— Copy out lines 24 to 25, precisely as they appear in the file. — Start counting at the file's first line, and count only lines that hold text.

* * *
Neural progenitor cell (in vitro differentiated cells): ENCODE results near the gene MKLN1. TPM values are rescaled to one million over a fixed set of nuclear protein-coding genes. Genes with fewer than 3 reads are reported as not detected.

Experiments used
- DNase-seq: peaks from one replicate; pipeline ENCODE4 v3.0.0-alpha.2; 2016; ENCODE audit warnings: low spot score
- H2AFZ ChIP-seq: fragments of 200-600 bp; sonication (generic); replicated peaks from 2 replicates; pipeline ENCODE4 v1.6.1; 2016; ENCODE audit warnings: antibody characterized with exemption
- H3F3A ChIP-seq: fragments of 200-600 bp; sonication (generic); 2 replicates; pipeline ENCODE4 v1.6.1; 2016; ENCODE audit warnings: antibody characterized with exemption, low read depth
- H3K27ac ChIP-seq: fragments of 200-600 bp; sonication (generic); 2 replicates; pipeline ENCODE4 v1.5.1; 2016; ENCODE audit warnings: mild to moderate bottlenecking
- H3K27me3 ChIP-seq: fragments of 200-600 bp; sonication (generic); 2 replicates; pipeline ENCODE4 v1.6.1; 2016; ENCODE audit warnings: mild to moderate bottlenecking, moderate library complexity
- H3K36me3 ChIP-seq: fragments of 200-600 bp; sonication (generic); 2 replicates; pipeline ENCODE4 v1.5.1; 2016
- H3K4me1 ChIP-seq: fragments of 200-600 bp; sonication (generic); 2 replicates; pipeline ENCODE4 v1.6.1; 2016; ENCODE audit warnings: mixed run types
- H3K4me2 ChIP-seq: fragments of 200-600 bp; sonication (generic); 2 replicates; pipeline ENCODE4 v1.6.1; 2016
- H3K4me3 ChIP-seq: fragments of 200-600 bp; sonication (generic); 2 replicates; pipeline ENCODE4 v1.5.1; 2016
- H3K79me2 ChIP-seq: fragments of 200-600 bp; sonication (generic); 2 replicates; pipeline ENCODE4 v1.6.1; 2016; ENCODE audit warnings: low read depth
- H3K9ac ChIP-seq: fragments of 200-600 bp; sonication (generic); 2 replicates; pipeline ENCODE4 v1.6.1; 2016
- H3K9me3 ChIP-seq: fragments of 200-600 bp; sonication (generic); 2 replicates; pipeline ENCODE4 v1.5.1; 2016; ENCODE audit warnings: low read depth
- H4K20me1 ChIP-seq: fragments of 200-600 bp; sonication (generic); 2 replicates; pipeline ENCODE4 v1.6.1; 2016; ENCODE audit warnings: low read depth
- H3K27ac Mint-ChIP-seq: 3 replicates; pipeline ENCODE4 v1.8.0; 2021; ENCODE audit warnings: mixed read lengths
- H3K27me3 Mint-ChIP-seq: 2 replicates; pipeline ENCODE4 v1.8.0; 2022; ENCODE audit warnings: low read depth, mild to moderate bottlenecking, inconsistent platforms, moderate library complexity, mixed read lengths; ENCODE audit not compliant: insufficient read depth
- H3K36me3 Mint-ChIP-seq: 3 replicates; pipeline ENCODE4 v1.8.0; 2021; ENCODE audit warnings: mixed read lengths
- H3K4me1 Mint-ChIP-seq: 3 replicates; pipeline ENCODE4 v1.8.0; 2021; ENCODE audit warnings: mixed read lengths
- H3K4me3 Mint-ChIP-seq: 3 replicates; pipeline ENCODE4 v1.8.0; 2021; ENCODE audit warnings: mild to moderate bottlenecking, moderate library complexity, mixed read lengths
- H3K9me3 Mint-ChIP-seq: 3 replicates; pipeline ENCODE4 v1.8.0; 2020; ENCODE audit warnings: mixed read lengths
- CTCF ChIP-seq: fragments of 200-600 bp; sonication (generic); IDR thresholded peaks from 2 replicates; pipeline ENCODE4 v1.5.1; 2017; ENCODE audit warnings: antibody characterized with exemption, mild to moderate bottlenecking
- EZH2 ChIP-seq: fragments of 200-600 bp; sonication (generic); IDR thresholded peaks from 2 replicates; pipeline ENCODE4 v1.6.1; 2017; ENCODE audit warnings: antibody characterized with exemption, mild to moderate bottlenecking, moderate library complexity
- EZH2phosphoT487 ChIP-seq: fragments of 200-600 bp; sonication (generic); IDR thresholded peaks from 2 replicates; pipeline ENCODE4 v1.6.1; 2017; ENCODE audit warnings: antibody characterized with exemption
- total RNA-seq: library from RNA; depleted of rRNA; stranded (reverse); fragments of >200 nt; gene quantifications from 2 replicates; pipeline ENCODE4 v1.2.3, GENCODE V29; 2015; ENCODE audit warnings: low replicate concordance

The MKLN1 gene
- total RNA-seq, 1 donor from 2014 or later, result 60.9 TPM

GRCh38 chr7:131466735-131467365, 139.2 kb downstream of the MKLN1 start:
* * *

- EZH2phosphoT487 ChIP-seq: fragments of 200-600 bp; sonication (generic); IDR thresholded peaks from 2 replicates; pipeline ENCODE4 v1.6.1; 2017; ENCODE audit warnings: antibody characterized with exemption
- total RNA-seq: library from RNA; depleted of rRNA; stranded (reverse); fragments of >200 nt; gene quantifications from 2 replicates; pipeline ENCODE4 v1.2.3, GENCODE V29; 2015; ENCODE audit warnings: low replicate concordance